Art Therapy

As health care facilities search for innovative ways to promote overall wellness, art therapy is increasing in its popularity and demand. This field may be a match for those who possess creativity and a desire to help others.

Art therapists guide patients to wellness through artistic creation. Art therapy is most commonly associated with visual arts (for instance, painting and drawing), but it also includes dance, music, creative writing and theatre. Any activity that demands free expression and playful exploration of personal issues qualifies as art therapy. Art therapists, then, must be willing to experiment with different modes of creation. Although many therapists have a creative specialty, it is important to fit the therapeutic modality to the individual patient. In fact, many experienced therapists claim that the opportunity to work with different media is one of the great joys of practice.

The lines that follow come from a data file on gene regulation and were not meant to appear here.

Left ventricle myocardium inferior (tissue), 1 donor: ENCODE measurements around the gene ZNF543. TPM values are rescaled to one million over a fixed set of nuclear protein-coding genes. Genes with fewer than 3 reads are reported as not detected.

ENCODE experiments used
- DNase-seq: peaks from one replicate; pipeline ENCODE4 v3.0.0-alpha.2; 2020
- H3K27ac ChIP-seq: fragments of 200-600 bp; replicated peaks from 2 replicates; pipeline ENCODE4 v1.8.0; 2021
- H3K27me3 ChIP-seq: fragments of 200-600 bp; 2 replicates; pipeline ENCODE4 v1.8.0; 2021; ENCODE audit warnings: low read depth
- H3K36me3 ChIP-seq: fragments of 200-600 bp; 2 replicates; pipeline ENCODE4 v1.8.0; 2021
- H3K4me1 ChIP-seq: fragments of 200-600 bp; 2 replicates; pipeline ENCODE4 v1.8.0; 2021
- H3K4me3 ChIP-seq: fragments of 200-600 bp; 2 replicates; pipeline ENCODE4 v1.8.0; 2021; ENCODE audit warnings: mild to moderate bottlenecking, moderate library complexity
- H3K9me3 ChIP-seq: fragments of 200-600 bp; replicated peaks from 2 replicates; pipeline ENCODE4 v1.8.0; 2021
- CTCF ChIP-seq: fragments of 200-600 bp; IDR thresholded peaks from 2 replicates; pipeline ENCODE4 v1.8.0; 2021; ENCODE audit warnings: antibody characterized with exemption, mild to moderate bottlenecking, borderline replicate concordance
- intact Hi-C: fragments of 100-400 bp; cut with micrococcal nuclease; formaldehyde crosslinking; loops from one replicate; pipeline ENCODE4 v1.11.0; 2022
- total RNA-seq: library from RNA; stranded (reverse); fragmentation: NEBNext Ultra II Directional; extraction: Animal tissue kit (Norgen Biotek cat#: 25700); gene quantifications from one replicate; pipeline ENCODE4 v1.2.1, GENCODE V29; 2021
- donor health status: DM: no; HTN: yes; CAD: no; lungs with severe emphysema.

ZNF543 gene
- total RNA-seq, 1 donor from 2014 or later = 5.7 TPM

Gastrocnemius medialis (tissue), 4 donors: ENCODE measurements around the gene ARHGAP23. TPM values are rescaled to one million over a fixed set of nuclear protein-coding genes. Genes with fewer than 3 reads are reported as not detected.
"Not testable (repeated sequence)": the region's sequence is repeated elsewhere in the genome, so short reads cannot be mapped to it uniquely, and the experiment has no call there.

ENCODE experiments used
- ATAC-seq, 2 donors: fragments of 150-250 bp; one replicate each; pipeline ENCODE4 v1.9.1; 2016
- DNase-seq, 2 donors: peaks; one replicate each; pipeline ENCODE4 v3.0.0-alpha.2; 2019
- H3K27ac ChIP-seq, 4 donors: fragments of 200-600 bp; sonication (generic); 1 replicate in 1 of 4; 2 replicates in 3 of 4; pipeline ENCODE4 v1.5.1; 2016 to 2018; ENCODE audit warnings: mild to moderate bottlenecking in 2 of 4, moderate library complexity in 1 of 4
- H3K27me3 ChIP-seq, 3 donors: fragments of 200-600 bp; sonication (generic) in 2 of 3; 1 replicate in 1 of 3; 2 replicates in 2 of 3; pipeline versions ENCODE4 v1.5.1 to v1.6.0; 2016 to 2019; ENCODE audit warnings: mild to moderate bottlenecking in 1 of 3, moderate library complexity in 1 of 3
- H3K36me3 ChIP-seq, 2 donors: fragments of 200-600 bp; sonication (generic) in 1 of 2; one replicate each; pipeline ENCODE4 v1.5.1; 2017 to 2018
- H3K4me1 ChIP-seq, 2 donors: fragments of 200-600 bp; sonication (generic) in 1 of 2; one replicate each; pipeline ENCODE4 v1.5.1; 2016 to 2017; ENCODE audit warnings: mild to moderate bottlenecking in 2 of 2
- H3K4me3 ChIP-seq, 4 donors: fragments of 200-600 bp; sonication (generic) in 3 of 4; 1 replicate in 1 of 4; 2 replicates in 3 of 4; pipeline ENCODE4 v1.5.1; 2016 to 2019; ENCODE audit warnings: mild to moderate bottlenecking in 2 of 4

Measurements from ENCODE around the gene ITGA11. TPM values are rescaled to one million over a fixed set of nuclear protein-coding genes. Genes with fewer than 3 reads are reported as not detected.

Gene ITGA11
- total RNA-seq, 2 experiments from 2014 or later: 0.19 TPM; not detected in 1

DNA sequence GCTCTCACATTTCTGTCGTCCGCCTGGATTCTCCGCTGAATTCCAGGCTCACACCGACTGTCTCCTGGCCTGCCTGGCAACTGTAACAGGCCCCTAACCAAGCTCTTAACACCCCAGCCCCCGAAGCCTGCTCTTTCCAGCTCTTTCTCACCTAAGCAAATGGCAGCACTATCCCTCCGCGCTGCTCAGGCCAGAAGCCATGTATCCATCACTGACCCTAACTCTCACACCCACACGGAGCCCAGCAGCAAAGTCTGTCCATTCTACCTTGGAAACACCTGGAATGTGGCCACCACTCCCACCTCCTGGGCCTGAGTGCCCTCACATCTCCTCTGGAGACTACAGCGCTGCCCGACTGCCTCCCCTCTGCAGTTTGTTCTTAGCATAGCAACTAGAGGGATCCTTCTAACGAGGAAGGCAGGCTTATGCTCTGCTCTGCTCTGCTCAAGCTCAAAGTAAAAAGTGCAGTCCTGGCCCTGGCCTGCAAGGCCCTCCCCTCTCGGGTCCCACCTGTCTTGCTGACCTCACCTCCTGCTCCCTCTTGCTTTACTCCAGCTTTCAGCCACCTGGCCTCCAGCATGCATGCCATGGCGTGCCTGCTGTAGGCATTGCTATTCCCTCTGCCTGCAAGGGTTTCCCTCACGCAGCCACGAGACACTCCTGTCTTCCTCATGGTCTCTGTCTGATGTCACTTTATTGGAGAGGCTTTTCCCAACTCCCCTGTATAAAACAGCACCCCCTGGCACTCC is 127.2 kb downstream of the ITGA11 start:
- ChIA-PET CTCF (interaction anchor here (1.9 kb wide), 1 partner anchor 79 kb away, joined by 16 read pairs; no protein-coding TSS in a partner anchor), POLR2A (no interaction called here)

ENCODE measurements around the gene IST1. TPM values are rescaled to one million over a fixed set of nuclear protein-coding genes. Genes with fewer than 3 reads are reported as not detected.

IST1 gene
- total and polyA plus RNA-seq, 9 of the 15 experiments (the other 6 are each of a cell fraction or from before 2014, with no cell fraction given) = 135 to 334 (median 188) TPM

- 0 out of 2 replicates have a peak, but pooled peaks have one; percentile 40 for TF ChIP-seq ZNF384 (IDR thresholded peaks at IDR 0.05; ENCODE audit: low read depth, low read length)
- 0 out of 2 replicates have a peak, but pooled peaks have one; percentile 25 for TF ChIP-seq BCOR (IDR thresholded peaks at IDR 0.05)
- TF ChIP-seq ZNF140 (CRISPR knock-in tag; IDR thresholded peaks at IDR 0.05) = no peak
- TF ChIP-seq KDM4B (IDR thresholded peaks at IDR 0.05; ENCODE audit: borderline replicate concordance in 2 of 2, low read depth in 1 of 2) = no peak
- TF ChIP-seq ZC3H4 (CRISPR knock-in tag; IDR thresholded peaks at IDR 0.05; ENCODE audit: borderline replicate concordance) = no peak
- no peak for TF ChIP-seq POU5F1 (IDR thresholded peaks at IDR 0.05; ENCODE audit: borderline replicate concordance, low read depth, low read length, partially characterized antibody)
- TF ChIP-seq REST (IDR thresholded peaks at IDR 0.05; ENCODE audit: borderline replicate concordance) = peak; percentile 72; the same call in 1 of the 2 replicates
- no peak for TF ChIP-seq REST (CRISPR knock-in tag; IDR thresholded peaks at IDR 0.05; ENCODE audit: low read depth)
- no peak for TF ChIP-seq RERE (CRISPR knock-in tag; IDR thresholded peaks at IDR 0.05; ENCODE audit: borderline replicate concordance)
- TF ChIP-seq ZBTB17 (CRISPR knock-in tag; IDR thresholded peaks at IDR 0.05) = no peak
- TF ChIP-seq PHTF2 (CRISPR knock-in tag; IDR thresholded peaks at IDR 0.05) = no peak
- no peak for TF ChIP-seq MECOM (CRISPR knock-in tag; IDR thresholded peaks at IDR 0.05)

Art therapists must minimally hold a bachelor's degree in art therapy; some states require a master's degree. Additionally, some states may require art therapy licensure candidates to complete an apprenticeship and/or pass an examination.

Art therapists who have completed the requisite education and testing will likely find themselves in demand. Typically employers of art therapists include health care institutions, schools and other organizations.

Entry-level art therapists typically earn at least $25 000, annually, while more experienced therapists may earn in excess of $60 000, each year.

Art Therapy Job Search 

Currently, the job market for art therapists is excellent. Therapists who participate in certification programs often find their first job through networking connections made during training. Thus, obtaining certification not only bolsters potential salary offers but also job prospects.